TW/CW: Witchcraft, characters coming back from the dead, child neglect
Rep: Orphans, broken families.
Goodreads synopsis: Orphan Elizabeth Somers’s malevolent aunt and uncle ship her off to the ominous Winterhouse Hotel, owned by the peculiar Norbridge Falls. Upon arrival, Elizabeth quickly discovers that Winterhouse has many charms―most notably its massive library. It’s not long before she locates a magical book of puzzles that will unlock a mystery involving Norbridge and his sinister family. But the deeper she delves into the hotel’s secrets, the more Elizabeth starts to realize that she is somehow connected to Winterhouse. As fate would have it, Elizabeth is the only person who can break the hotel’s curse and solve the mystery. But will it be at the cost of losing the people she has come to care for, and even Winterhouse itself?
I went into this with high expectations and honestly, I feel a little let down.
First, the cover is beautiful. Let me just get that out of the way. Yes, this was a TOTAL cover buy. I knew I wanted it before I even read the synopsis. But then I read the synopsis and I thought… yeah, this is going to be excellent.
And it was.
I loved the characters. Elizabeth is a relatable heroine to any book nerd who has felt like they don’t belong. She’s also a sad figure, almost cut from the same cloth as my beloved Anne Shirley, as an orphan who has faced uncertain living conditions with her aunt and uncle who seem to think she’s more of a stray animal that hangs around that a niece who deserves to be taken care of. While the story certainly does hint that there is a reason why Elizabeth’s aunt is so cold towards her, we don’t get that story in this one (this is to be a trilogy, if I’ve understood right). As the story progresses, we meet more characters, all of them living or staying at Winterhouse which is where the bulk of our story takes place. Guterson has a way with characters and even the ones we’re supposed to hate have a sort of charm about them that made me care for their plotlines as well.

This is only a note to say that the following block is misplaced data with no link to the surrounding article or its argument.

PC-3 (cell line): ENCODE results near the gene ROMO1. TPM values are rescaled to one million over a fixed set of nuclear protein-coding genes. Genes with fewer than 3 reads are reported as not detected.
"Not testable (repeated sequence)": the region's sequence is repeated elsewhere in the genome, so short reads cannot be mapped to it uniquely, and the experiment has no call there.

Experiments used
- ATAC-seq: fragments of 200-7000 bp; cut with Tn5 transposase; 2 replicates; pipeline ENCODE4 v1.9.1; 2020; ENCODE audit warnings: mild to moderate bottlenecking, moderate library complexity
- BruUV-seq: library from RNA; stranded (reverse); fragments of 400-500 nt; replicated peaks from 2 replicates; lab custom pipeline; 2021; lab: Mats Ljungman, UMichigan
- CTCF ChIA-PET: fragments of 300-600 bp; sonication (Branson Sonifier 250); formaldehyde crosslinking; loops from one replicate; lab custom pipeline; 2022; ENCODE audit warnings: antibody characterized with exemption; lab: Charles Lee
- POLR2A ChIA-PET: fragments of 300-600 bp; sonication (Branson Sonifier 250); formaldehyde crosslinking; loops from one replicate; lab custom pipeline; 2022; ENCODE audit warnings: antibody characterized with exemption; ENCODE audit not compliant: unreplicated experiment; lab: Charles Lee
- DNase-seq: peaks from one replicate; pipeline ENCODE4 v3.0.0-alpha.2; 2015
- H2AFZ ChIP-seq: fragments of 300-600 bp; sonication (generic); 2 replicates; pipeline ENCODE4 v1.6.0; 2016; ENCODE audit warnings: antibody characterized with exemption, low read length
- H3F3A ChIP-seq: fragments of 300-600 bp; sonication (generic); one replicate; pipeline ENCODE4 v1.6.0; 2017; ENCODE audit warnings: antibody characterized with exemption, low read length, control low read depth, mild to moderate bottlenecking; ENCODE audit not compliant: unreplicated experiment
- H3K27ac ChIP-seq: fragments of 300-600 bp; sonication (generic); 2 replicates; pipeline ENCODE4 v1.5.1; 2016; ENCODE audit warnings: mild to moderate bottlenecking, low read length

It was the pacing that lost me. I felt like there were huge chunks where nothing at all happened except average every day stuff that didn’t progress the story as much as it just made the book thicker. I read this one with my 10 year old goddaughter and a hundred pages in, she was ready to call it quits because nothing had happened. Sadly, nothing really does happen until the end of the book.
The book would have benefitted in having a subplot, honestly. I will be reading the second book, though, to see how the story progresses and how Guterson grows as an author… there’s so much potential there!
If a slower paced book doesn’t bother you, this might be the perfect winter mystery for you!
Ben Guterson was a high school and middle school teacher in New Mexico and Colorado for a decade before working for several years at Microsoft as a program manager. He and his family live near Seattle in the foothills of the Cascade Mountains.
Title: A DASH OF TROUBLE (LOVE SUGAR MAGIC #1)
Author: Anna Meriano
Publisher: Walden Pond Press
Date published: 01/02/2018
Rep: Latinx, single parent households (side characters).